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All Posts From : September 2011

Sick of Over-engineered Sites!

As a freelancer, I get to work for a lot of different companies and agencies. Which means I spend a lot of time looking at other people's code, whether they be inhouse teams, other freelancers, or folk who used to work there but have sinced moved on.

I find it quite interesting, and over the years I've seen code that's made me weep in awe, and code that's made me claw my eyes out in pure horror. But one of the things I really LOATHE is sites that are massively over-engineered for what they do.

I'll take a site I looked at recently. It's a small (sub 50 page) mobile site, which is almost all just plain text, written in MVC2. The solution for the site is split into 7 projects, uses nHibernate, has all the controllers and views split into separate projects (as well as the models, data access and a couple of generic function projects), and then the admin section of the site is a web forms project!

I'm all for separation of concerns and keeping code portable, but REALLY? 7 projects for a simple site? There's quite a bit of code in there as well, most of which is to do with the separation of the concerns and things like data access, mapping for nHibernate and the like. I'm sure it all made perfect sense to the original developer, but to someone going into it fresh, my initial reaction is one of "why the hell is this simple site done like this? Making changes are going to be pretty time consuming.".

I like to think I use the right tools for the job, and for something like this, I'd probably use either Umbraco, or Perch. I don't really see the point in putting in the amount of effort that must have been involved in setting this bad boy up and testing it, when something much simpler would be far better suited to the task.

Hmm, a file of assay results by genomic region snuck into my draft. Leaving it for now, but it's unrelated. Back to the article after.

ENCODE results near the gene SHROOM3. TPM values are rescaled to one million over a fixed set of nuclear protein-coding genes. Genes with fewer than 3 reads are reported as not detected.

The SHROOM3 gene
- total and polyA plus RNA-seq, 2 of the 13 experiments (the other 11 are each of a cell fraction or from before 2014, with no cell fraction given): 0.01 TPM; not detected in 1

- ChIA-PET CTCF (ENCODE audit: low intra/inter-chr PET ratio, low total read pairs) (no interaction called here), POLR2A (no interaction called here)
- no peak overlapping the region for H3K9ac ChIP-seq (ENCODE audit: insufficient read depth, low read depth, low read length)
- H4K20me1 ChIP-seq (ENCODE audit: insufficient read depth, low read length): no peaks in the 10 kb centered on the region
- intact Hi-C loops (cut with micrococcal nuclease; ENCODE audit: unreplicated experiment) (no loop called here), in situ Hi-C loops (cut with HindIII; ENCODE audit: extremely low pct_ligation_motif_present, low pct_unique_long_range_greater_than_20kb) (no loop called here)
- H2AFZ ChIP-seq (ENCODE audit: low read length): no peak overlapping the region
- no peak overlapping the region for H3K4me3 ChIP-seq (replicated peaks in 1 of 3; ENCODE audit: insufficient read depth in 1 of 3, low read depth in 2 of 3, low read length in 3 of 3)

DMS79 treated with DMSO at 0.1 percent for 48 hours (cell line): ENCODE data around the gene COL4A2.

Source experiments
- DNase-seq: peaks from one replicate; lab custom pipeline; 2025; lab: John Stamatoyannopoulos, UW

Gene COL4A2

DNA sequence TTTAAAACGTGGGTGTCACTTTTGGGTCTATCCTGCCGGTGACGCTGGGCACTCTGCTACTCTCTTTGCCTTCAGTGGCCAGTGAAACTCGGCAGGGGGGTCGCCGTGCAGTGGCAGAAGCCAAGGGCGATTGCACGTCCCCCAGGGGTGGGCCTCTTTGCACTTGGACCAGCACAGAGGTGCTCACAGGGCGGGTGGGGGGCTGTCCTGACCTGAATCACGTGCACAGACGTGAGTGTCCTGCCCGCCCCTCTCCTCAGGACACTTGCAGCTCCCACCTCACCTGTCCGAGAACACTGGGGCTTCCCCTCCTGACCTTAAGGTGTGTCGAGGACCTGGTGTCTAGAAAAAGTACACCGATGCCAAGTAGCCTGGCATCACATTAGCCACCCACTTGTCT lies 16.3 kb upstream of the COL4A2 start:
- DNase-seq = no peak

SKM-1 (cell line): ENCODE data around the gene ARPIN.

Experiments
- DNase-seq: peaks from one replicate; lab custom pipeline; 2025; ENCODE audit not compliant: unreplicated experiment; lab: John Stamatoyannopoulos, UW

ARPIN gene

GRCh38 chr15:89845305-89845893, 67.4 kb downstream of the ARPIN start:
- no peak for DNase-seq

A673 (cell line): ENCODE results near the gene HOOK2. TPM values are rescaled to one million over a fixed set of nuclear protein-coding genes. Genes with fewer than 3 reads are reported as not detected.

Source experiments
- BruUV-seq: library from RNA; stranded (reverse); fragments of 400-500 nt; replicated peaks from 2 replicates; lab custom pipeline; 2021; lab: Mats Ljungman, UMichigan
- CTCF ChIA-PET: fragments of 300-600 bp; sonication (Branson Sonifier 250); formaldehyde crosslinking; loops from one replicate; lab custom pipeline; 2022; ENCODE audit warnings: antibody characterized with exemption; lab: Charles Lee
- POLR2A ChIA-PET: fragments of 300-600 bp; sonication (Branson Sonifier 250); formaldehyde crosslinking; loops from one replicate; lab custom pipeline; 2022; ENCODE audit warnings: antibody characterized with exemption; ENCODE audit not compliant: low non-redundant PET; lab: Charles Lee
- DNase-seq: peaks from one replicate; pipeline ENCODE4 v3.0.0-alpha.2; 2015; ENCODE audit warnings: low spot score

It's like the developer wanted to make life difficult for themselves and those who came after.

While it might seem like a cool idea to go crazy with all the latest dev methodologies, and to separate everything out so that you can swap out almost any aspect of the site code, in actualy reality, for a project like this, you won't ever need to.

Another example is a site I worked on a couple of years ago, which was for a car sales company. The site had no transactional functionality, just a searchable list of used cars that you could email sales reps about, and a bunch of content managed pages. It was coded in the style of an ultra complex banking app. Trying to follow the code was a full time job, and what looked like simple function calls would turn out to be extraordinarily complex. I eventually figured out how all the important stuff worked, but noted that most of the people who had worked on the site since the original developer hadn't. In most cases, they'd just written their own code to do the same thing as the overly complex code, and used that instead. Which resulted in as many as 5 different ways of doing the same thing, all of which where used on the site in different places.

It made making changes an absolute nightmare. You'd think you'd changed something, only to discover that one page on the site called something completely different that did the same thing as the function you'd just changed. A list of changes that would have taken maybe two days on any sensible site ended up taking over a week on this system due to its crazy over-engineering!

Again, for this site, I'd have used a decent CMS system, and then written extensions to do the car search part. In fact that was something that WAS done to the site eventually (not by me, it was moved to Drupal/PHP) It's now remarkably trivial to make changes to the site, especially compared to the original monstrosity.......

The moral of the story? Use the right tools for the job, please! Remember that other people may have to work on the site, and that if you use methodolgoes and technologies that make it easy for them to do so, you'll be saving both time AND money in the long run. And please, pretty please, stop using enterpise level architecture for your small/medium sites.